The Climate & Ecosystems Division (https://eesa.lbl.gov/our-people/division/climate-ecosystem-sciences) at Lawrence Berkeley National Laboratory (Berkeley Lab) invites applications for a Climate Statistics Postdoctoral Scholar to join a project aimed at understanding observed changes in extreme weather: the Calibrated and Systematic Characterization, Attribution, and Detection of Extremes (CASCADE) project. Research within CASCADE advances our understanding of climate extremes and enhances our ability to attribute and project changes in extremes. You will use of world-class High-Performance Computing resources at the National Energy Research Scientific Computing center (NERSC), and it will potentially involve the use and evaluation of a new, cutting edge climate model: the Energy Exascale Earth-system Model (E3SM).
What You Will Do:
Work closely with a team that is developing novel statistical methodology for characterizing extreme weather events and their corresponding climatology.
Evaluate precipitation statistics, from an event-focused perspective, in observations and climate model output.
Use advanced Earth System Models to test hypotheses about how natural variability and external forcing interact to modulate extreme weather systems.
Author technical reports and peer-reviewed journal articles.
Work collaboratively in a large multidisciplinary research team.
Successfully contribute to an active intellectual environment.
Focus on developing and/or utilizing advanced extreme value analysis and methods for a variety of weather processes and phenomena, including precipitation, temperature, and storm systems (e.g., atmospheric rivers, extratropical cyclones, tropical cyclones, and fronts).
Characterizing correlated and multivariate extremes (both over space and for multiple variables) is of particular interest.
Understand how natural variability and external forcings (e.g. greenhouse gasses) interact to modulate weather systems associated with extreme events.
Contribute to the development of methods for application to observational and model-based datasets.
Work closely with a vibrant, multidisciplinary team that includes experts in atmospheric science, statistics, and computer science.
What Is Required:
Recent Ph.D. in statistics, applied mathematics, computer science, or a closely related field.
Demonstrated ability to perform comprehensive statistical analyses making use of different subsets of simulations, evaluation datasets, and advanced analysis techniques.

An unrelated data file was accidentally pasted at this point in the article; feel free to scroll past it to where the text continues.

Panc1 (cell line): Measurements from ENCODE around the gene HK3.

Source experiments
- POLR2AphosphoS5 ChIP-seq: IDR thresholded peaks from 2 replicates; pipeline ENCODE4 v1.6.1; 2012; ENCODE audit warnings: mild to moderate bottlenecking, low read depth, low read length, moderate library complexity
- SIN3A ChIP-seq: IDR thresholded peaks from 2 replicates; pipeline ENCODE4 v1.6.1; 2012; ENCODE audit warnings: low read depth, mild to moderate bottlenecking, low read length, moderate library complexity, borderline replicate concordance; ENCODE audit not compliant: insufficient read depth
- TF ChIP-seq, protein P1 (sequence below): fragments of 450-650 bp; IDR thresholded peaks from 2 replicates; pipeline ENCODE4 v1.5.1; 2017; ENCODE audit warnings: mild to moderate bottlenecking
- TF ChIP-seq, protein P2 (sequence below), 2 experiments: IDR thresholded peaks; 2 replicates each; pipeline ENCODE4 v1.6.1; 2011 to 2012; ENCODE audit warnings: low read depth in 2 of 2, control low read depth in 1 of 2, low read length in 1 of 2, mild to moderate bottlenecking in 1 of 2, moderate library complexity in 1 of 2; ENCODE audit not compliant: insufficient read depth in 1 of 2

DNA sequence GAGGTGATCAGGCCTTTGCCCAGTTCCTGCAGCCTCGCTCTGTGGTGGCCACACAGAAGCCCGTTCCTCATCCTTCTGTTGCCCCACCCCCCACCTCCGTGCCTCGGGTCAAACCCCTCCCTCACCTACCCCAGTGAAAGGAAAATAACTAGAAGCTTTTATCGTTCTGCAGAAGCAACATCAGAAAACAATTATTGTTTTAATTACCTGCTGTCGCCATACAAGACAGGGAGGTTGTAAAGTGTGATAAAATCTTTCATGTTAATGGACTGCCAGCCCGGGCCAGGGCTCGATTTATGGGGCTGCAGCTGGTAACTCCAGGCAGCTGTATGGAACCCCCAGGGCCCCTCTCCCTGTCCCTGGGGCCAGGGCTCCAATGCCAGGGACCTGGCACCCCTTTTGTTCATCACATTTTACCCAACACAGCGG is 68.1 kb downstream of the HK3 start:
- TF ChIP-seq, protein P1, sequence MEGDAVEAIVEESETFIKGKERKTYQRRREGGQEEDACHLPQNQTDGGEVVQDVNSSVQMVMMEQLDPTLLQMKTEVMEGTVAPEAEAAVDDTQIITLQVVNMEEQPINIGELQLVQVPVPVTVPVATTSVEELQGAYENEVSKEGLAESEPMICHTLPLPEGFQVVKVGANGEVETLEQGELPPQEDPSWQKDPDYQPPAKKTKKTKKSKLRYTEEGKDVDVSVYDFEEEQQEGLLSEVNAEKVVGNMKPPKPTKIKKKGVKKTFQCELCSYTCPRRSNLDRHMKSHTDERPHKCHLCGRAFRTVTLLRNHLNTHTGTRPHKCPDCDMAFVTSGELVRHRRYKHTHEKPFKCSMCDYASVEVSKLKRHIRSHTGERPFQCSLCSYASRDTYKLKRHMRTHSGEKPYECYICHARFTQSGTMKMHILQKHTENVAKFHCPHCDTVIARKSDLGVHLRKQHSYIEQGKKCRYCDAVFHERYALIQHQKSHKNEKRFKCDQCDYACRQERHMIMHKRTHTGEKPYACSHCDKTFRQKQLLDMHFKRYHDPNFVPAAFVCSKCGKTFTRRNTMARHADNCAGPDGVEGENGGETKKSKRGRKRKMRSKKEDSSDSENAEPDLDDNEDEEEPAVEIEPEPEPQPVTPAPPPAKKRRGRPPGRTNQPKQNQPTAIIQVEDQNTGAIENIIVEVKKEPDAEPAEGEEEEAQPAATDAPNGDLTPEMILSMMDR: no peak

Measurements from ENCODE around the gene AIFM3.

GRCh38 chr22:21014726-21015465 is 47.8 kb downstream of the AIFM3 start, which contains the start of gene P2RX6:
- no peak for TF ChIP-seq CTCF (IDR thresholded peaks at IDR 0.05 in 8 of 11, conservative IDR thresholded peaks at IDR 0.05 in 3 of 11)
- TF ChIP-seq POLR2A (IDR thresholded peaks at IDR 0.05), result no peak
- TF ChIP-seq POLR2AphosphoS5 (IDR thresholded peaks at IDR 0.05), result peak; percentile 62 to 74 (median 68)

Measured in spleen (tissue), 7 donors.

Demonstrated proficiency with R and other programming languages.
Demonstrated excellent oral and written communications skills for presentation of research.
Ability to work effectively in a large and integrated team.
Experience in extreme value analysis, weather/climate phenomena, and development of statistical methodology.
The posting shall remain open until the position is filled.
This is a full time, 2 year, postdoctoral appointment with the possibility of renewal based upon satisfactory job performance, continuing availability of funds and ongoing operational needs. You must have less than 3 years paid postdoctoral experience. Salary for Postdoctoral positions depends on years of experience post-degree.
Full-time, M-F, exempt (monthly paid) from overtime pay.
This position is represented by a union for collective bargaining purposes.
Salary will be predetermined based on postdoctoral step rates.
This position may be subject to a background check. Any convictions will be evaluated to determine if they directly relate to the responsibilities and requirements of the position. Having a conviction history will not automatically disqualify an applicant from being considered for employment.
Work will be primarily performed at: Lawrence Berkeley National Lab, 1 Cyclotron Road, Berkeley, CA.
Berkeley Lab (LBNL, http://www.lbl.gov/) addresses the world’s most urgent scientific challenges by advancing sustainable energy, protecting human health, creating new materials, and revealing the origin and fate of the universe. Founded in 1931, Berkeley Lab’s scientific expertise has been recognized with 13 Nobel prizes. The University of California manages Berkeley Lab for the U.S. Department of Energy’s Office of Science.